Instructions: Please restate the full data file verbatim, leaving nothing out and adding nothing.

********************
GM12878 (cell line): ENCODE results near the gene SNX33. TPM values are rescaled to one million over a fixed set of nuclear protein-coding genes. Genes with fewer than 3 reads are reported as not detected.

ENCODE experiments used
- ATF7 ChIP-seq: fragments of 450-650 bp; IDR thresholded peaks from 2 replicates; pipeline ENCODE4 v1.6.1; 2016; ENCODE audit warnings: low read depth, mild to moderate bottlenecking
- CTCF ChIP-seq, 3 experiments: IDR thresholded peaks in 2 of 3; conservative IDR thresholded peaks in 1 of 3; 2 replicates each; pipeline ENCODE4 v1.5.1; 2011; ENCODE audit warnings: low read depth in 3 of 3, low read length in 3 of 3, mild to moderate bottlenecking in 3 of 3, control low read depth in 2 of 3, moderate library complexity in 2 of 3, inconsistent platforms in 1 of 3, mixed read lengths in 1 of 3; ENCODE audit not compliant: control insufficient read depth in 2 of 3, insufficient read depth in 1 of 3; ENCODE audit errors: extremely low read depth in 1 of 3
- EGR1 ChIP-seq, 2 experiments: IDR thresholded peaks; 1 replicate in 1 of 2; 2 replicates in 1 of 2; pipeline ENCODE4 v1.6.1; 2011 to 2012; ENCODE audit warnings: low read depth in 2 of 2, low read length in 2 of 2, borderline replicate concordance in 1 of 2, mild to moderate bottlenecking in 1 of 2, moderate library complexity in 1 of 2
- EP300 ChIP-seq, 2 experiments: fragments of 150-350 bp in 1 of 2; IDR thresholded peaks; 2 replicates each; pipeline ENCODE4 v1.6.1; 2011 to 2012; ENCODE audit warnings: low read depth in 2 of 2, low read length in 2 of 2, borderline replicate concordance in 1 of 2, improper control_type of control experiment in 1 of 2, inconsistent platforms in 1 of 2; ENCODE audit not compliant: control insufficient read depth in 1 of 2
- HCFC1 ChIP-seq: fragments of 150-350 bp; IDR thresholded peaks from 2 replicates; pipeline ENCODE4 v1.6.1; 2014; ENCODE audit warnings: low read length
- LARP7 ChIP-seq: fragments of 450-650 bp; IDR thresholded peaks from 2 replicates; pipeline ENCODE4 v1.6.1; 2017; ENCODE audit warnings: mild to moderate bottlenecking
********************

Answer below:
GM12878 (cell line): ENCODE results near the gene SNX33. TPM values are rescaled to one million over a fixed set of nuclear protein-coding genes. Genes with fewer than 3 reads are reported as not detected.

ENCODE experiments used
- ATF7 ChIP-seq: fragments of 450-650 bp; IDR thresholded peaks from 2 replicates; pipeline ENCODE4 v1.6.1; 2016; ENCODE audit warnings: low read depth, mild to moderate bottlenecking
- CTCF ChIP-seq, 3 experiments: IDR thresholded peaks in 2 of 3; conservative IDR thresholded peaks in 1 of 3; 2 replicates each; pipeline ENCODE4 v1.5.1; 2011; ENCODE audit warnings: low read depth in 3 of 3, low read length in 3 of 3, mild to moderate bottlenecking in 3 of 3, control low read depth in 2 of 3, moderate library complexity in 2 of 3, inconsistent platforms in 1 of 3, mixed read lengths in 1 of 3; ENCODE audit not compliant: control insufficient read depth in 2 of 3, insufficient read depth in 1 of 3; ENCODE audit errors: extremely low read depth in 1 of 3
- EGR1 ChIP-seq, 2 experiments: IDR thresholded peaks; 1 replicate in 1 of 2; 2 replicates in 1 of 2; pipeline ENCODE4 v1.6.1; 2011 to 2012; ENCODE audit warnings: low read depth in 2 of 2, low read length in 2 of 2, borderline replicate concordance in 1 of 2, mild to moderate bottlenecking in 1 of 2, moderate library complexity in 1 of 2
- EP300 ChIP-seq, 2 experiments: fragments of 150-350 bp in 1 of 2; IDR thresholded peaks; 2 replicates each; pipeline ENCODE4 v1.6.1; 2011 to 2012; ENCODE audit warnings: low read depth in 2 of 2, low read length in 2 of 2, borderline replicate concordance in 1 of 2, improper control_type of control experiment in 1 of 2, inconsistent platforms in 1 of 2; ENCODE audit not compliant: control insufficient read depth in 1 of 2
- HCFC1 ChIP-seq: fragments of 150-350 bp; IDR thresholded peaks from 2 replicates; pipeline ENCODE4 v1.6.1; 2014; ENCODE audit warnings: low read length
- LARP7 ChIP-seq: fragments of 450-650 bp; IDR thresholded peaks from 2 replicates; pipeline ENCODE4 v1.6.1; 2017; ENCODE audit warnings: mild to moderate bottlenecking